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Korean Journal of Preventive Medicine 1994;27(4): 665-676.
Twelve-year Study on Body Mass Index Changes of Obese Adolescents.
Yun Ju Kang, Il Suh, Chang Ho Hong, Jong Ku Park
1School Health Center of Seoul City, Korea.
2Department of Preventive Medicine and Public Health, College of Medicine, Yonsei University, Korea.
3Department of Pediatrics, College of Medicine, Ajou University, Korea.
4Department of Preventive Medicine, Wonju College of Medicine, Yonsei University, Korea.
ABSTRACT
The purpose of this study is to observe the longitudinal changes in BMI (Body Mass Index) of obese and non-obese 3rd. grade high school students in Seoul for 12 years and to see the trends of overt weight gain in obese adolescents. The results are as follows; 1. The average annual increasing rates of body mass indices in male students were 1.14kg/m2 in obese group and 0.59 in non-obese group. In female students, the average annual increasing rates of body mass indices were 0.93kg/m2 in obese group and 0.53kg/m2 in non-obese group. 2. The change rate of BMI for 12 years was significantly higher in obese group than non-obese group. 3. Puberty had less influence on the change rate of BMI in obese group compared to non-obese group. 4. In obese group, 71.8% of the variance in BMI at 17 can be predicted by BMI at 16 years in male students. In female students 44.4% can be predicted by BMI at age 16. 5. Among the 17-year-old obese students, 58.8% of the males and 56.2% of females were found not to have been obese at 7 years of age. 6. Among the 17-year-old obese students, those who were obese at 7 years of age were found to have higher BMI at later ages than those who were in the non-obese group. Obese adolescents were more likely to be obese in their childhood than non-obese group. There was no optimal age for the significant weight gain and the increasing rate of BMI was constantly higher in obese group than in non-obese group. Due to the fact that child obesity in early age contributes to obesity in adolescence, close observation is advised on the other hand, a large proportion of obese adolescents can be preventable by early interventions, because about 50% of obese adolescents were not obese in early elementary school age.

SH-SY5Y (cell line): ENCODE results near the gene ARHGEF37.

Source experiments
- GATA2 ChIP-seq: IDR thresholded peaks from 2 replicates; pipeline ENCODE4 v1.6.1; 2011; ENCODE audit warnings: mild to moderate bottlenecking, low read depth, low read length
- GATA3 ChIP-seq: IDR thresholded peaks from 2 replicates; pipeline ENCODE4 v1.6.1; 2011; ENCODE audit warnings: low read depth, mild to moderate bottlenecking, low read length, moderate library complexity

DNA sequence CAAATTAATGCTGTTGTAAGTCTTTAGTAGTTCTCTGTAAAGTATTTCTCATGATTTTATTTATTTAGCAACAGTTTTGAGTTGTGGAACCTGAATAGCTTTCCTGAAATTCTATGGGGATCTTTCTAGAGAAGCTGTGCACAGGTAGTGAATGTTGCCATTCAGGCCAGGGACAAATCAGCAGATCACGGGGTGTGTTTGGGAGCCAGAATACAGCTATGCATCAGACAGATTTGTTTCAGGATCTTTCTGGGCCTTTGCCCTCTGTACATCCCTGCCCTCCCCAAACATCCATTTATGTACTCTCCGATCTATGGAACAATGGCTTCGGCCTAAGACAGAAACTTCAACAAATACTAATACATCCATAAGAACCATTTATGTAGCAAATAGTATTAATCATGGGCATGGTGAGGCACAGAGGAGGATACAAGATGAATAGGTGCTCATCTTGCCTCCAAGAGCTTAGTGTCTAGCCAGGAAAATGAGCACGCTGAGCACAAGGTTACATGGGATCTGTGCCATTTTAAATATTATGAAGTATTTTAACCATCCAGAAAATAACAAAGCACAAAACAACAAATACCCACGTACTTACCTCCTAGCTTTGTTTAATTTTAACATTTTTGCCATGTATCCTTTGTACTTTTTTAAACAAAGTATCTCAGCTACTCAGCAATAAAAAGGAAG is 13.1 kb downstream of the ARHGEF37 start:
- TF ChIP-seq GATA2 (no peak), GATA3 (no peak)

Key words: body mass index; obese adolescents; longitudinal changes; early interventions
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